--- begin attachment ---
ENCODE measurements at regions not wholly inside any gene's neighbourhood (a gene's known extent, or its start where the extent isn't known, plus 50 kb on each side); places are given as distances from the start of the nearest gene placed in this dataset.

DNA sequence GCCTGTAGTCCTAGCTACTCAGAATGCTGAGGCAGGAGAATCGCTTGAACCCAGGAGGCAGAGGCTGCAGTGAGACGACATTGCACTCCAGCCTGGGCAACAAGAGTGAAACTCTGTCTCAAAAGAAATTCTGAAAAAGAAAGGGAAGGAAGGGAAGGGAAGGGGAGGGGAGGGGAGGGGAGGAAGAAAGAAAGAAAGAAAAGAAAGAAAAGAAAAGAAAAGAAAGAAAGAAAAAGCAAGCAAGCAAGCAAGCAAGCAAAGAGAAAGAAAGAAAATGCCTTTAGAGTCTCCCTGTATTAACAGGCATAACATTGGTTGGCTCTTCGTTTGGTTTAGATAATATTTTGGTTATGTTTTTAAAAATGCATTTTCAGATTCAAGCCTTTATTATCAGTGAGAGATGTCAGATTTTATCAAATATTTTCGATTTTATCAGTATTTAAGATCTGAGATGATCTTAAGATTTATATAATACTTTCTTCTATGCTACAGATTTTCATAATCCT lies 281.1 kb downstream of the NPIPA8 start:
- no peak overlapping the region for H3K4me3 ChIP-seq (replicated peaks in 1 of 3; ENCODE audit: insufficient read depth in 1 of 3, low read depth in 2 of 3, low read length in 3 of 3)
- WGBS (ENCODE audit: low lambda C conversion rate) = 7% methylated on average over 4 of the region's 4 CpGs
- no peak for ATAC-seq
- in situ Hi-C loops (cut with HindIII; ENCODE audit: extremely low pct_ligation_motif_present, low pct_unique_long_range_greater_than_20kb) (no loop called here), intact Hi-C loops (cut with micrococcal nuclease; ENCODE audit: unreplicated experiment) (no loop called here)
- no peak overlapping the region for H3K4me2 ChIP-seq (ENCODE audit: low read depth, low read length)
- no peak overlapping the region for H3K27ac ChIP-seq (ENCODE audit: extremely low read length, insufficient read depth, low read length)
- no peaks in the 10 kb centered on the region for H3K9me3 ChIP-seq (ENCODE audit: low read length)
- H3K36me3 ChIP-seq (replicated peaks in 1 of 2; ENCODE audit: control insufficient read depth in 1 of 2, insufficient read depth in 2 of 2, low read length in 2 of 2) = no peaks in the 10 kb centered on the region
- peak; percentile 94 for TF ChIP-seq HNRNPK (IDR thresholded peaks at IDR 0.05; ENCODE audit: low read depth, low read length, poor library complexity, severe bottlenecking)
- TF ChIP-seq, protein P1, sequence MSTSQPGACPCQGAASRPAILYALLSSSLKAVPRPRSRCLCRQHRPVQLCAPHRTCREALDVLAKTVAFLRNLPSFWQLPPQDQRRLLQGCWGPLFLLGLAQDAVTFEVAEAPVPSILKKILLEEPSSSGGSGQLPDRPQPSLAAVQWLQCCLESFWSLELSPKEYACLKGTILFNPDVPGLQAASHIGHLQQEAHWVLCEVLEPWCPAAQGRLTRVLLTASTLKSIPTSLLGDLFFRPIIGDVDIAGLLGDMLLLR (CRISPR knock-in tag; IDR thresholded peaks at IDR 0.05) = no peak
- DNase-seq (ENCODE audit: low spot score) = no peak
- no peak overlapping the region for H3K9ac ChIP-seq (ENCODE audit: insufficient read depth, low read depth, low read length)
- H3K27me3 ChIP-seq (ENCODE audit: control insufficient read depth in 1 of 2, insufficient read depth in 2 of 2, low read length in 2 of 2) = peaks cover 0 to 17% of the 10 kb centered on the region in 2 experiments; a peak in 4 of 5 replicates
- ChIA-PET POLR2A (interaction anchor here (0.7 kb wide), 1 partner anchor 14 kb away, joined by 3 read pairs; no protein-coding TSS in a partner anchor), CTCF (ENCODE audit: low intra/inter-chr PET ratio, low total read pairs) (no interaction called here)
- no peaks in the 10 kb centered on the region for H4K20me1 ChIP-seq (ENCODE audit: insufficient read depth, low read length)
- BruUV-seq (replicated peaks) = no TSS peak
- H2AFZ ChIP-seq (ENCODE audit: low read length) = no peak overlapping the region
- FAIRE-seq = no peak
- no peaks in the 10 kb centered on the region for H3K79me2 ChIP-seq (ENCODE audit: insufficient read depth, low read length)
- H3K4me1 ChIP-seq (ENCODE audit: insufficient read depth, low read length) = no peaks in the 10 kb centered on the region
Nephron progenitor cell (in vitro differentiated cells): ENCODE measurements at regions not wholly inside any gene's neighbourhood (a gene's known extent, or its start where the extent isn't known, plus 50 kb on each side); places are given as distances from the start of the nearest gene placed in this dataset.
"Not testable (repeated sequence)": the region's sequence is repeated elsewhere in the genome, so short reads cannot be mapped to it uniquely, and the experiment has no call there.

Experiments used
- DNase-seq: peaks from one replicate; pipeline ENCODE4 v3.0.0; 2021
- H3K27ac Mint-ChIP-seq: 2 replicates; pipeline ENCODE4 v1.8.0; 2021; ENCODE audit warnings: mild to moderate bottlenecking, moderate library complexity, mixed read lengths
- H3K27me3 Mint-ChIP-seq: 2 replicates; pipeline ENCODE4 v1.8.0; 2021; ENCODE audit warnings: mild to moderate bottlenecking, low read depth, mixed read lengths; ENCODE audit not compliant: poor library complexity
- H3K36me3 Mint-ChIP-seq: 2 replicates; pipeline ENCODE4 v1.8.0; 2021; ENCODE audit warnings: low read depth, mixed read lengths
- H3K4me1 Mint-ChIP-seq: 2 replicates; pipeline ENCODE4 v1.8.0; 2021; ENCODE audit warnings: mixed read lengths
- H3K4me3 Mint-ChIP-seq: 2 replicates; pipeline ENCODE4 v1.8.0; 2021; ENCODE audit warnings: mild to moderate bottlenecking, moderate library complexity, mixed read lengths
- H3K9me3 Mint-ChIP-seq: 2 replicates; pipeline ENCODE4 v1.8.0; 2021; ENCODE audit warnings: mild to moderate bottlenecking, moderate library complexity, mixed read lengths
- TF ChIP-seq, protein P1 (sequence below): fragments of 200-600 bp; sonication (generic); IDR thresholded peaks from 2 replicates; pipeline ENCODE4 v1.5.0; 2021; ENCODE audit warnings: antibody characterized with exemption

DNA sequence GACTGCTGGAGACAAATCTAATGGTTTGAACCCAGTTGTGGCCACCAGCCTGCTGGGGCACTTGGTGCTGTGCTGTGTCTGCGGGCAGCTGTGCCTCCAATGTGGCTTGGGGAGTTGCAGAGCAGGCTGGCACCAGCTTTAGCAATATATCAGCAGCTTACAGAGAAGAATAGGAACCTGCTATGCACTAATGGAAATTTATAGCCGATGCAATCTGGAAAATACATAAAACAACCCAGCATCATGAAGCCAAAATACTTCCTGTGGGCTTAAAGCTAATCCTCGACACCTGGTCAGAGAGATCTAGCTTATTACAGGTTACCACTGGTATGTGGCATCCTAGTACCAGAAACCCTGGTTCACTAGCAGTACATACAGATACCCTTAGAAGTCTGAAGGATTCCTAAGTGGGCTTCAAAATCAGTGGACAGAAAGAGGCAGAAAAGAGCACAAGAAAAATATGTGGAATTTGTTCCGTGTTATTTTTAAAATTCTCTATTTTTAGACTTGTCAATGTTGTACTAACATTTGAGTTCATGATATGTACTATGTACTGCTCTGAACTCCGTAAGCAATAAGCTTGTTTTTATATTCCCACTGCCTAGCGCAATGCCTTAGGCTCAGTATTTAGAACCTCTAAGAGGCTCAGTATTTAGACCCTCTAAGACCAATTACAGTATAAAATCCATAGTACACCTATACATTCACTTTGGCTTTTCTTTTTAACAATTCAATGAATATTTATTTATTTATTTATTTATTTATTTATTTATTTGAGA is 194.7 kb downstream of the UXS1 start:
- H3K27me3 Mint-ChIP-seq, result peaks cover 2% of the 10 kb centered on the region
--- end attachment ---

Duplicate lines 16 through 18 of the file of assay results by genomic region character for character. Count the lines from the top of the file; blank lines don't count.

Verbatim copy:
- ChIA-PET POLR2A (interaction anchor here (0.7 kb wide), 1 partner anchor 14 kb away, joined by 3 read pairs; no protein-coding TSS in a partner anchor), CTCF (ENCODE audit: low intra/inter-chr PET ratio, low total read pairs) (no interaction called here)
- no peaks in the 10 kb centered on the region for H4K20me1 ChIP-seq (ENCODE audit: insufficient read depth, low read length)
- BruUV-seq (replicated peaks) = no TSS peak